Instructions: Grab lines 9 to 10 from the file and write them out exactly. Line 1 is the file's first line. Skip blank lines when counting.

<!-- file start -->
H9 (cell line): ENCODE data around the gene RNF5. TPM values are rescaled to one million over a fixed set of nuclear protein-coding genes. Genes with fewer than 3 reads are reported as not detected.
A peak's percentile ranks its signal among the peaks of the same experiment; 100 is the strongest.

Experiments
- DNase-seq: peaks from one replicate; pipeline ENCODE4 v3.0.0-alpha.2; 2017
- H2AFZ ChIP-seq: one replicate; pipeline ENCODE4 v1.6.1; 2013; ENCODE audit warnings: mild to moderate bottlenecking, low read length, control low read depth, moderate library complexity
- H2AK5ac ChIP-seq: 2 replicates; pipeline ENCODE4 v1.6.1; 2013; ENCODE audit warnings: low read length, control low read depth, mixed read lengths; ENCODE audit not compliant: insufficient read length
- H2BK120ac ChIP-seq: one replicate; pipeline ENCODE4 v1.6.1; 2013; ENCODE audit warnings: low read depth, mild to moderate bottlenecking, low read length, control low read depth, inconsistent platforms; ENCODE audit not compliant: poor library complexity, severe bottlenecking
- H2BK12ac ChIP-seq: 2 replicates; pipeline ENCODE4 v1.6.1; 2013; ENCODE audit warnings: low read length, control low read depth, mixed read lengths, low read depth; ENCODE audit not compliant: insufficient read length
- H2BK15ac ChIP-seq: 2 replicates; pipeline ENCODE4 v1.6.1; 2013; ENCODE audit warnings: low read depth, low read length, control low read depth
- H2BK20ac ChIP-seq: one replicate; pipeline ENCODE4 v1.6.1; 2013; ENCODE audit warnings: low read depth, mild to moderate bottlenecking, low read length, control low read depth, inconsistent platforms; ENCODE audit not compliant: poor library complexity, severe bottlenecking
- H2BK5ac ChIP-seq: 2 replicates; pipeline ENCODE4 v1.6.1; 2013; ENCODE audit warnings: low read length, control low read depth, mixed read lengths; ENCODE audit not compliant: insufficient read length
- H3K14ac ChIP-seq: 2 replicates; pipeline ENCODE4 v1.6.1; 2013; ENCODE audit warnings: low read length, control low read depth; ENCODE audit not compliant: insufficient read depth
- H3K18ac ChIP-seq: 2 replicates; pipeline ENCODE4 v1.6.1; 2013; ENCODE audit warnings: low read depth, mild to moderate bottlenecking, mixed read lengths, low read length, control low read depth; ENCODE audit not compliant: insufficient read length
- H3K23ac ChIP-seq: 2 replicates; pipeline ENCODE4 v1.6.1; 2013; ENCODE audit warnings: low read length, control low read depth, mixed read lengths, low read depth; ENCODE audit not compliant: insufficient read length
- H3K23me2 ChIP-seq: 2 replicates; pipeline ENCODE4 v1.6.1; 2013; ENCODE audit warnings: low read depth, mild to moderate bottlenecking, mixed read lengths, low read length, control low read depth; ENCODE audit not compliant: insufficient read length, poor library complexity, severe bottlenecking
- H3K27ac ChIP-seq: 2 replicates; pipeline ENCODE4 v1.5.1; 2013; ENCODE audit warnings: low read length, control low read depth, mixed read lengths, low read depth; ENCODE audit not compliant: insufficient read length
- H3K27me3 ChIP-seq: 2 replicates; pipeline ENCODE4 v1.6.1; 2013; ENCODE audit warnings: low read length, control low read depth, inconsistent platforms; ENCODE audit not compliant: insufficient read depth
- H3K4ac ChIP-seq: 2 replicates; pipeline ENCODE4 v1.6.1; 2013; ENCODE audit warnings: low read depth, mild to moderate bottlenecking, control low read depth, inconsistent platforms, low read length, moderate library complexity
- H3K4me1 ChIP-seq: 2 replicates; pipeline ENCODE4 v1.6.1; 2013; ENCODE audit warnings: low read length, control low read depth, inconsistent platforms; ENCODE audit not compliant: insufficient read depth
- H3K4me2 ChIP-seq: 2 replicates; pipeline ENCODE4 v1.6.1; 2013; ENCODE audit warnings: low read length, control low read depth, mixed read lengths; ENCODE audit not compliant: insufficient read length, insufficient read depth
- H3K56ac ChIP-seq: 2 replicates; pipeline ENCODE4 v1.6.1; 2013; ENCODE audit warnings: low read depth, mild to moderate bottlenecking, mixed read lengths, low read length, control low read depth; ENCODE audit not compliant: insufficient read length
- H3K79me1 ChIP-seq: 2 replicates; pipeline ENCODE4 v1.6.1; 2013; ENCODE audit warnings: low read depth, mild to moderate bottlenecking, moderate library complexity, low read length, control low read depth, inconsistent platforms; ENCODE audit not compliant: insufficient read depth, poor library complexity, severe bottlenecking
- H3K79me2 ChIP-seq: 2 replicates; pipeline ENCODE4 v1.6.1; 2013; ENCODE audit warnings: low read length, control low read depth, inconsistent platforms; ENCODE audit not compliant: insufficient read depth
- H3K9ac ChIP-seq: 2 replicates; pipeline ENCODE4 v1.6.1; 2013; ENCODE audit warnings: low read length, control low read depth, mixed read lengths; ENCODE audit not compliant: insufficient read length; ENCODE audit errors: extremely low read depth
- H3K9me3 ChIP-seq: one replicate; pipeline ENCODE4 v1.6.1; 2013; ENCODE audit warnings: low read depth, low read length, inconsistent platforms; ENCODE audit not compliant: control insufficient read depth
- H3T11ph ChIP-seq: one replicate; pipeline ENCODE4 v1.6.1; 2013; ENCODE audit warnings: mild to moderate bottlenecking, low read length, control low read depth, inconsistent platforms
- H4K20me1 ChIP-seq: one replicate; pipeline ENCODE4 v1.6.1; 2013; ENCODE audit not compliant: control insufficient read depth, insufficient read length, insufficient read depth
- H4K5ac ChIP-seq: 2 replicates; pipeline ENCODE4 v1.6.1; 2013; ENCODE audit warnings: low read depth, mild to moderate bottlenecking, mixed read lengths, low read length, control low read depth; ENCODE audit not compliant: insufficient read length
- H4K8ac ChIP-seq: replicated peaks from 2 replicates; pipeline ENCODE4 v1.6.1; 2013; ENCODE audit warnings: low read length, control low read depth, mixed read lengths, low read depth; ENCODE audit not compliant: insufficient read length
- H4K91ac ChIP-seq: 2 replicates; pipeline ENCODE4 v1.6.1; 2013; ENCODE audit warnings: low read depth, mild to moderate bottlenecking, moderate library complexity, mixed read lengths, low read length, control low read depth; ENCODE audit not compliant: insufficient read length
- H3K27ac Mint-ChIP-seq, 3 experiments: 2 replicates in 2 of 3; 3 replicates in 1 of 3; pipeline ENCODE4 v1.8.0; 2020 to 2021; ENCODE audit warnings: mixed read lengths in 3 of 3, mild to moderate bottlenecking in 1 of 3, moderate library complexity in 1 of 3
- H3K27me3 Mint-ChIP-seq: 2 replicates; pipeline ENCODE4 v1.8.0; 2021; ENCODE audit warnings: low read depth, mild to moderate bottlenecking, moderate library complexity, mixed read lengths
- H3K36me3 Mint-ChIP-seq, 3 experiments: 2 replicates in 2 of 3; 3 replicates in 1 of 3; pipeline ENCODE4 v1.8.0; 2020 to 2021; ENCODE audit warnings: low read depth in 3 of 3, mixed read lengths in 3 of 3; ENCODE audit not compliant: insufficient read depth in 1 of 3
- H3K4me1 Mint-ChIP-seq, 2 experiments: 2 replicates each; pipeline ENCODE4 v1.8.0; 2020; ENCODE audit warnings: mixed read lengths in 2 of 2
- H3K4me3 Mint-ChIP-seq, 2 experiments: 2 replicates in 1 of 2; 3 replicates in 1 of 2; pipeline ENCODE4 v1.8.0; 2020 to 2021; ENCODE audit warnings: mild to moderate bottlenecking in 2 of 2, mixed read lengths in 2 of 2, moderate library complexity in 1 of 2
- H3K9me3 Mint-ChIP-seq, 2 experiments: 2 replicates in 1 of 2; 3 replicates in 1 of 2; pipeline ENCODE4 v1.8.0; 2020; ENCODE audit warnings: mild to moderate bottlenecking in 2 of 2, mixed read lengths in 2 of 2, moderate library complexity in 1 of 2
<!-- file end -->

- H2BK15ac ChIP-seq: 2 replicates; pipeline ENCODE4 v1.6.1; 2013; ENCODE audit warnings: low read depth, low read length, control low read depth
- H2BK20ac ChIP-seq: one replicate; pipeline ENCODE4 v1.6.1; 2013; ENCODE audit warnings: low read depth, mild to moderate bottlenecking, low read length, control low read depth, inconsistent platforms; ENCODE audit not compliant: poor library complexity, severe bottlenecking